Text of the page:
top of page
  • Muzik First


In six years, the British superstar Adele releases her first album deals with divorce and moving on, countering misery with virtuosity. Already having the biggest single of 2021 with 84.9m streams in a week on one platform alone; straight to No 1 in 25 countries; a song that received more first-week plays on US radio than any other song ever – wasn’t so much a comeback as an act of global reassurance. The world may recently have lurched from one unimaginable crisis to another, but Adele’s "Easy on Me" brought with it the message that at least one thing hasn’t changed: Adele Adkins is still heartbroken and belting it out over a gentle piano and tasteful orchestration. Her collaborators rise to the occasion, with professional productions from her regular wingman Greg Kurstin and Ludwig Goransson, Tobias Jesso, Max Martin and Shellback. And it’s a star-making moment for London producer Inflo, who steps up to the spotlight in gems like the sultry acoustic-guitar workout “Woman Like Me” and the solo show-stopper “Hold On,” which comes on a bit like Ghostface Killah’s Nineties hip-hop tearjerker with Mary J. Blige, “All That I Got Is You.” It builds from spare piano until it explodes into strings and a live band; according to the credits, the choir is “Adele’s crazy friends,” which sounds about right. Producing an album that’s different from its predecessors, without being different enough to scare anyone off, is a not-unimpressive feat, particularly under the circumstances. Given their sales figures, you couldn’t blame Adele for declining to tinker with a formula that isn’t broken. But she does, and it makes for 30’s highlights.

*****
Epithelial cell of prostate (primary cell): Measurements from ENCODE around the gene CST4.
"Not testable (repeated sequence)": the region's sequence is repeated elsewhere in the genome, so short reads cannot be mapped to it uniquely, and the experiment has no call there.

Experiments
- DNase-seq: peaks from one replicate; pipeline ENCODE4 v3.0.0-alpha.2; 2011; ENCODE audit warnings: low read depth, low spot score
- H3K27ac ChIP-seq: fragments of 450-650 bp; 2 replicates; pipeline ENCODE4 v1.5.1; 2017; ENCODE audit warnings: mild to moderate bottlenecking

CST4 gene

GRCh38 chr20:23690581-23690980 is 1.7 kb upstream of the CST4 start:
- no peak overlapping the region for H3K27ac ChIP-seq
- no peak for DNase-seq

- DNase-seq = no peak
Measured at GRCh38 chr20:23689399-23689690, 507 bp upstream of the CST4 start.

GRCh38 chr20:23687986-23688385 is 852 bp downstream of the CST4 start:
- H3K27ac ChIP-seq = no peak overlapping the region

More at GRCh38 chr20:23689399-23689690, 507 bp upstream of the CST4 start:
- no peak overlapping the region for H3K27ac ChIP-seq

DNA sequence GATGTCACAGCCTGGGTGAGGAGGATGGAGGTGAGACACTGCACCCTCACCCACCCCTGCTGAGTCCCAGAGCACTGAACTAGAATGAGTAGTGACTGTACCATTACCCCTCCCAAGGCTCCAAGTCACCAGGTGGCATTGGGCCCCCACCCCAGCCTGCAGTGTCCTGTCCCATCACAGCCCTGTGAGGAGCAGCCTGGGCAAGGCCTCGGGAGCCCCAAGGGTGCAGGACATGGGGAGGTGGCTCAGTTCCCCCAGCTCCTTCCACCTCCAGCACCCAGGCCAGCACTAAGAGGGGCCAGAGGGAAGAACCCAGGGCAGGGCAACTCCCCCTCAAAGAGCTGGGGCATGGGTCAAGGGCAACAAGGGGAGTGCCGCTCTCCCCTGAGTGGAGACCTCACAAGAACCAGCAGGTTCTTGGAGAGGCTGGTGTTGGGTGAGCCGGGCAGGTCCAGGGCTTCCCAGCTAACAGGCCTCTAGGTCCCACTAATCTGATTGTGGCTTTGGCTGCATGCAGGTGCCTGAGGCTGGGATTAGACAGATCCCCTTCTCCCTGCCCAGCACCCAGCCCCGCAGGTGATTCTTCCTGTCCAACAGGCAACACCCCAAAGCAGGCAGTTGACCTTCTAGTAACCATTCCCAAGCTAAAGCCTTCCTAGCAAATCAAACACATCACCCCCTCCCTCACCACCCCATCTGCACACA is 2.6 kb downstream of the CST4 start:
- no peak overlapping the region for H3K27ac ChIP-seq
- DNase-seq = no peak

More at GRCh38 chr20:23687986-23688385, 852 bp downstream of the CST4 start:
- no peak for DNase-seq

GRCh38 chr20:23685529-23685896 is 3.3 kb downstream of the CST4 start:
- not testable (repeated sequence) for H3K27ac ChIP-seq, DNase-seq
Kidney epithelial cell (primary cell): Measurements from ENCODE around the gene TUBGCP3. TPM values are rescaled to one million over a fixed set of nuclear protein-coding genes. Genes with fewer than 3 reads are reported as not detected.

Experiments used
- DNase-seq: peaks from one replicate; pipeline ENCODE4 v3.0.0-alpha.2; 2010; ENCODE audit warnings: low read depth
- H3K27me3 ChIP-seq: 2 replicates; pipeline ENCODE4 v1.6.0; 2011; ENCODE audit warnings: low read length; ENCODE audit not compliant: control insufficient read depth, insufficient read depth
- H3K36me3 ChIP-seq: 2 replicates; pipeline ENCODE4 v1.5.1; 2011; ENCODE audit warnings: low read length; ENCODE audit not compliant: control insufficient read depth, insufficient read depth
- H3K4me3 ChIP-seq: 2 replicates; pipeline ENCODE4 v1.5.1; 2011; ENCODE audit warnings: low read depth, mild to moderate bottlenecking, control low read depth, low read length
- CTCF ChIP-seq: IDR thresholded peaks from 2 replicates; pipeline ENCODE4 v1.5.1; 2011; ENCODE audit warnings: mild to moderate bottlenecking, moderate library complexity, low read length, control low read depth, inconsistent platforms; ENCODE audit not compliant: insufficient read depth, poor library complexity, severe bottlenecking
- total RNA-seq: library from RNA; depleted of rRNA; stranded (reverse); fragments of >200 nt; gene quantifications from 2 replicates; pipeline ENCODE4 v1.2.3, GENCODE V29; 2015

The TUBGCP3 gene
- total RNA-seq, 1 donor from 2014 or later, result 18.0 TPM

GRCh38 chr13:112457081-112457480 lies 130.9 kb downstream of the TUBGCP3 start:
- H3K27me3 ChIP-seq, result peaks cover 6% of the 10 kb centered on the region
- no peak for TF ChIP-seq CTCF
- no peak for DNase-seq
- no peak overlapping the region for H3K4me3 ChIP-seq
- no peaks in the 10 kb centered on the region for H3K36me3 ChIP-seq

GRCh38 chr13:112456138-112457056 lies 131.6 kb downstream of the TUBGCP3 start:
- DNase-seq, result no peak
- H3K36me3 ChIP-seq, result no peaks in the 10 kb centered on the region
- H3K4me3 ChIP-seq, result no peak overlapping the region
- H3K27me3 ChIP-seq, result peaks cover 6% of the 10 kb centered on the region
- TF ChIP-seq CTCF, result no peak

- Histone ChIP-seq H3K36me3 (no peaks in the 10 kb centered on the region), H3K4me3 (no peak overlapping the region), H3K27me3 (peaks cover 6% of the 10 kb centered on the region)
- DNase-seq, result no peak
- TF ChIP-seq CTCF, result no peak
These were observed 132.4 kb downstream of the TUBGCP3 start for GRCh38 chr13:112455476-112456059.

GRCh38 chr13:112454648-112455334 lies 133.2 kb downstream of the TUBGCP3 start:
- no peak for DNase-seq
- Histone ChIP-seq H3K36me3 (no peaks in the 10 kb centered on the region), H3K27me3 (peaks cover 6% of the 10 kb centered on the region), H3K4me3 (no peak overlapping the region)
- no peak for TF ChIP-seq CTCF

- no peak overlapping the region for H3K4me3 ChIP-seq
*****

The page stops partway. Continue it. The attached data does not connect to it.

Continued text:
bottom of page